The slow-charging public network is absolutely fine if, for example, shopping if I can plug in for an hour (if using CHAdeMO) or several (if using Type-2). I reckon I have never had a public charging experience that took less than 5 minutes to get connected and disconnect. Frequently they involve me phoning the company and getting them to remote-start the charge (because APP won't work or somesuch), so "overhead" time can be 10 minutes - that would have already got me 20% charge at Supercharger ...) . Things can only improve ... but it really needs to be just like the Tesla experience (or, for that matter, the Gas experience - arrive, park, pump, pay, leave :) ) so I hope fast-CCS will deliver just that.

All the best to Jag and the i-Pace. The world needs as many credible players as possible. My only disappointment with Jag is the 20K units per annum limit, which I assume is a battery availability limit, and that's going to be the same for all other Marques until the battery industry has some Goliath sized factories of their own.
 

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I got 200+ miles per battery on the Bolt, and am thinking the I-Pace should get roughly the same. This was plenty for me 99 days out of 100, and on the 100th day I just borrowed my wife's gas car or rented.

Electric cars (even Teslas) are still best suited for city and local driving. I charge at home and expect never to need or want to use a public charger for the I-Pace. I expect the majority of I-Pace owners will have similar attitudes toward public charging hassles - i.e. just say no.

If public charging infrastructure ever improves greatly, I might take the I-Pace on a road trip, just for fun. But I'm not holding my breath - that will take many years. And really, long trips are what gasoline is for!
 

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Or jet fuel. :D
 

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I got 200+ miles per battery on the Bolt, and am thinking the I-Pace should get roughly the same. This was plenty for me 99 days out of 100
+1

Electric cars (even Teslas) are still best suited for city and local driving
different strokes for different folks, and all that, but I have come to dislike ICE driving. Maybe Musk has addled my brain ...

AutoPilot is hugely less tiring than driving manually. I know you don't need a Tesla for that Traffic Aware Cruise Control plus Stay in Lane stuff, so I am sure this applies to all flavours.

People told me this before I got the Tesla and I didn't believe them. I do not mind driving, I've driven long days often all my life. So what. But now I've had it I can, also, attest to the difference it makes to either a long highway journey, or bumper-t-bumper / stop-start traffic. On long days I arrive far more refreshed. On late-at-night journeys I am not driving down the cats-eye ("something BOTs" in USA-speak I think??) to stay wake the last few miles of the journey.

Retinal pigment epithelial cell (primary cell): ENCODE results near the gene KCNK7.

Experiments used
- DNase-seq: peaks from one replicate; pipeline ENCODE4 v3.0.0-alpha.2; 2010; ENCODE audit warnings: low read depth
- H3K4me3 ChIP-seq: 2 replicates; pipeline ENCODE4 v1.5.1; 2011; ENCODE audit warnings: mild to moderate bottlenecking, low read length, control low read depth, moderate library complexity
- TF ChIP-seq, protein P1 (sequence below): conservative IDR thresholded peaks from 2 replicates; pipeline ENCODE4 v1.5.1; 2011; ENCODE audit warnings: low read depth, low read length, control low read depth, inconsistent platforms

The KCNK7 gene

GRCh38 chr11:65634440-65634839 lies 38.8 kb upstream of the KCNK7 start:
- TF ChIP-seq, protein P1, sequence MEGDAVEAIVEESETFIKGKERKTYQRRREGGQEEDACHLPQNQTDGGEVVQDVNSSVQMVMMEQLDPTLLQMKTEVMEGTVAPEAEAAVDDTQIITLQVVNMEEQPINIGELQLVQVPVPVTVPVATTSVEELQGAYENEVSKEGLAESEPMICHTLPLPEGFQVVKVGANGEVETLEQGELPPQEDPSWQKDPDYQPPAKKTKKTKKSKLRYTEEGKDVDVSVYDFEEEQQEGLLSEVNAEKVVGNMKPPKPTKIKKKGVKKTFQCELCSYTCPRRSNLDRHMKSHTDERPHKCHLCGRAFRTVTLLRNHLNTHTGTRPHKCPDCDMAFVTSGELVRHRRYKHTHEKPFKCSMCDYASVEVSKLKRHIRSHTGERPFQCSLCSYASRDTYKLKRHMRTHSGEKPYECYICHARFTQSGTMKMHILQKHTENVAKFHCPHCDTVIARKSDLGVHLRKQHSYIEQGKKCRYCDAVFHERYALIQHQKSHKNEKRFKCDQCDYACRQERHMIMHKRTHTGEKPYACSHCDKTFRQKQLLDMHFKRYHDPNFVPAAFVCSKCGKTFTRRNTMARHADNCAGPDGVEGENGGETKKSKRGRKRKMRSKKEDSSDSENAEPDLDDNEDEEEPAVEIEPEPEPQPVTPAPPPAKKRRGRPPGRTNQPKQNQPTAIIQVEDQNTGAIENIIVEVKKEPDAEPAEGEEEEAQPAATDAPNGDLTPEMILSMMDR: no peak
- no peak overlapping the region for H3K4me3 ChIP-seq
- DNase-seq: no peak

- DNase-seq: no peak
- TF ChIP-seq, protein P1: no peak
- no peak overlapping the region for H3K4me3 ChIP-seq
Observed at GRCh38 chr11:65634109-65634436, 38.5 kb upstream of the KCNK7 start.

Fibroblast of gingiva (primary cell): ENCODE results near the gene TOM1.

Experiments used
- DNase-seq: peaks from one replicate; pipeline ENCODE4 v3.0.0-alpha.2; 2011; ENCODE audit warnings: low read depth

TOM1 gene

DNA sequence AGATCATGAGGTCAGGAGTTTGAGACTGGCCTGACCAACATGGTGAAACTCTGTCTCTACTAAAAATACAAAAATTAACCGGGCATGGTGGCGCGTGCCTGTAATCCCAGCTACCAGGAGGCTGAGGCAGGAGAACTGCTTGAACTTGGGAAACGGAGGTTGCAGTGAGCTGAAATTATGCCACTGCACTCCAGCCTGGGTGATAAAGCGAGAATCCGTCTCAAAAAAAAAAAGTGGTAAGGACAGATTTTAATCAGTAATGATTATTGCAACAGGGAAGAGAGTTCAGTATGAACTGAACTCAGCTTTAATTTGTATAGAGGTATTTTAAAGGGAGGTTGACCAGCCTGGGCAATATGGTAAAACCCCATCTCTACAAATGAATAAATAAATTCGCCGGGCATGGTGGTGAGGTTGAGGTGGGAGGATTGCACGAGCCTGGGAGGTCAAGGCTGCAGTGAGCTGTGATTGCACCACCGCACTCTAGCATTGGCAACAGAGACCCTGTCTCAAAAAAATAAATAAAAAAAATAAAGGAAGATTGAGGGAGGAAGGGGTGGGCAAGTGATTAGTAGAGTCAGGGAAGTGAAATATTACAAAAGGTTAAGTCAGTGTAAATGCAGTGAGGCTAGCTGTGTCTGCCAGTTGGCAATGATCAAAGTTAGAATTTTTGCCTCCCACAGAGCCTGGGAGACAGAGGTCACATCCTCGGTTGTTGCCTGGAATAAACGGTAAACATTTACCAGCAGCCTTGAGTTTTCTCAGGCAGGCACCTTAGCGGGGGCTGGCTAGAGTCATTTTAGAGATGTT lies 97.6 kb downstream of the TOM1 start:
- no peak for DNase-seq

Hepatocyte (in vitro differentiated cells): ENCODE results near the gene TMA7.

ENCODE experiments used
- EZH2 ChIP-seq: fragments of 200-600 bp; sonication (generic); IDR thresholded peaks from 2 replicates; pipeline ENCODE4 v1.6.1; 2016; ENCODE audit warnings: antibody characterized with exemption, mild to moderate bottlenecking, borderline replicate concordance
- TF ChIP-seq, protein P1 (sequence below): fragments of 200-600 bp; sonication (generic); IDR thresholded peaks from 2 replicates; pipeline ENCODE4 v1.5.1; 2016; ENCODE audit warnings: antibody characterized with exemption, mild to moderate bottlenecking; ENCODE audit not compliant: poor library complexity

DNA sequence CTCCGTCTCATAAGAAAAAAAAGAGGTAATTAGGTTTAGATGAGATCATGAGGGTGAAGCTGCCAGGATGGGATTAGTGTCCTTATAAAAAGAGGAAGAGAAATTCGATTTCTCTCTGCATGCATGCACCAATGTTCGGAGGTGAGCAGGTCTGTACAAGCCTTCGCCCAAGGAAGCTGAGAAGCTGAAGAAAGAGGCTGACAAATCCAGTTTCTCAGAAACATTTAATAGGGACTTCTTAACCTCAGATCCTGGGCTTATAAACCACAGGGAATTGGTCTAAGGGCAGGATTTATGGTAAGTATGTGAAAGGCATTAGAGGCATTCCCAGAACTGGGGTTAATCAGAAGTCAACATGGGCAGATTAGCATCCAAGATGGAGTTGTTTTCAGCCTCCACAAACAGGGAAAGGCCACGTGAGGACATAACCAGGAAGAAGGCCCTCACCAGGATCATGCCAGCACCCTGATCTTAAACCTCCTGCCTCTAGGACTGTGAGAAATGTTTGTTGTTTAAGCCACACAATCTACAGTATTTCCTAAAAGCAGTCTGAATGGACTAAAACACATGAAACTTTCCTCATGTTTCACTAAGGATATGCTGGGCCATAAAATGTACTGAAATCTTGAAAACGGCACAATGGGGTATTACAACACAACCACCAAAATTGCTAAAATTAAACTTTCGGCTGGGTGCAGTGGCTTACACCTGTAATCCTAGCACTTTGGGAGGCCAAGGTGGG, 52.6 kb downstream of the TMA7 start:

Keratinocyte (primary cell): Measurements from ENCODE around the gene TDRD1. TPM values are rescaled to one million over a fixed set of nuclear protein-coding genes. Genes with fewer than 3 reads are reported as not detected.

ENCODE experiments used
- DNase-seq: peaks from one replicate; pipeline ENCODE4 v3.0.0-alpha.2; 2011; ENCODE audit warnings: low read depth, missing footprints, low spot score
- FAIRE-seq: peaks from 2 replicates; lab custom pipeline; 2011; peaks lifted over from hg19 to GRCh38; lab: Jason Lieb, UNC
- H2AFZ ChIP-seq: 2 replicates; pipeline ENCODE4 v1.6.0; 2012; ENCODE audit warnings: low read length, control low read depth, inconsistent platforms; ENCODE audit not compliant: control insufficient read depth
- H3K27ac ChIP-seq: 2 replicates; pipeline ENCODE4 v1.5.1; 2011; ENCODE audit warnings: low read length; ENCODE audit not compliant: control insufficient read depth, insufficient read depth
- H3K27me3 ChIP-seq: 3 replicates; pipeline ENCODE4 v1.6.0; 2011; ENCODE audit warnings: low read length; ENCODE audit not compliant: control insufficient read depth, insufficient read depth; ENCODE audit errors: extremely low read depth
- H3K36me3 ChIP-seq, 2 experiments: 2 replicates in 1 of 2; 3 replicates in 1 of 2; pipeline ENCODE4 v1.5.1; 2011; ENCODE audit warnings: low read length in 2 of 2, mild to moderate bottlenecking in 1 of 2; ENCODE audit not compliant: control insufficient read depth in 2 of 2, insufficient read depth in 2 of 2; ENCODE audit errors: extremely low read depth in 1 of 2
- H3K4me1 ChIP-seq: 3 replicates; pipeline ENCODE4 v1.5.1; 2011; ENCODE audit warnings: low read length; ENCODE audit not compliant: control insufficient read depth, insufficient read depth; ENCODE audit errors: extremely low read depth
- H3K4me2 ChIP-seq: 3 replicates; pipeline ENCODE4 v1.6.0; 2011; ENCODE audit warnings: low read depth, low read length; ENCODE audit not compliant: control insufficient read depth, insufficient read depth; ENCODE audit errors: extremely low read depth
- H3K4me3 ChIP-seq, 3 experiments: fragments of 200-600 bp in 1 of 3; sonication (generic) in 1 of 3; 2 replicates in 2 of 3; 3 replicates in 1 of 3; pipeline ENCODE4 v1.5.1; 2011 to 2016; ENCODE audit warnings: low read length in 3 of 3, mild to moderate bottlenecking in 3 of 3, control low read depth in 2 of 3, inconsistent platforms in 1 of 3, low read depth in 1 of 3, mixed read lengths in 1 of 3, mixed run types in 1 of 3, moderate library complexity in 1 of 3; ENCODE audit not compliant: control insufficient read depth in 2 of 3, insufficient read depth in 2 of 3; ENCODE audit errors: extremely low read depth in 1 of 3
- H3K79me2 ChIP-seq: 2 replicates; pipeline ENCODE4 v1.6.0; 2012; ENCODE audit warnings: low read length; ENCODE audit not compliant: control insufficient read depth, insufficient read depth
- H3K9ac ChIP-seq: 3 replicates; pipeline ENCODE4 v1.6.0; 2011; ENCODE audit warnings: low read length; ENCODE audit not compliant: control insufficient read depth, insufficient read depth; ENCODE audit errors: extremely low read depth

I only have that capability on a Tesla, so I take that on all longer journeys too, and make some lifestyle changes, now-and-again, to accommodate it, specifically in order to have that less-tiring option.
 

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I haven't heard any detailed reports of the i-Pace "self-steering" system. But like Tesla, it checks to see if your hand is on the wheel now and then. Delay is unknown. It also claims to check to see if you are nodding-off while driving. No reports on this either.
Most cars over $30k now offer Adaptive Cruise Control, and Lane Keep Assist / Lane Departure Warning, as does the i-Pace.

The i-Pace does lack thermal imaging though, and 180° view digital rearview mirror.

I'm going to guess that Tesla's AP system as it sits now will offer better auto-steering than the i-Pace. Cadillac's system is US only, and only operates on freeways where there is nothing risky about the road, but it is hands-free and checks to make sure you are watching the road. But the loaded Cadillac is $90k.

As far as automatic braking goes, I think Cadillac is winning in this field right now. The system is very good, and even works when backing up and at high speeds.
 

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Thermal imaging would be nice. I wonder if it is able to see people on a hot day, when body temp and air temp are about the same. The 180 degree (give or take) rearview mirror is one of the best features on the Bolt.

I would guess same as you the Tesla autosteering is better than I-Pace, and also more likely to benefit from future software improvements.
 

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AutoPilot is hugely less tiring than driving manually.
I've heard this, but have never had the feature, and so have difficulty understanding it. It seems to me the only way to be less tired is to be less alert, and being less alert is what kills Autopilot customers.

Still, I ordered the ACC and steering assist on the I-Pace, and will give them a try. I expect I may be too cautious to use the steering assist much, however.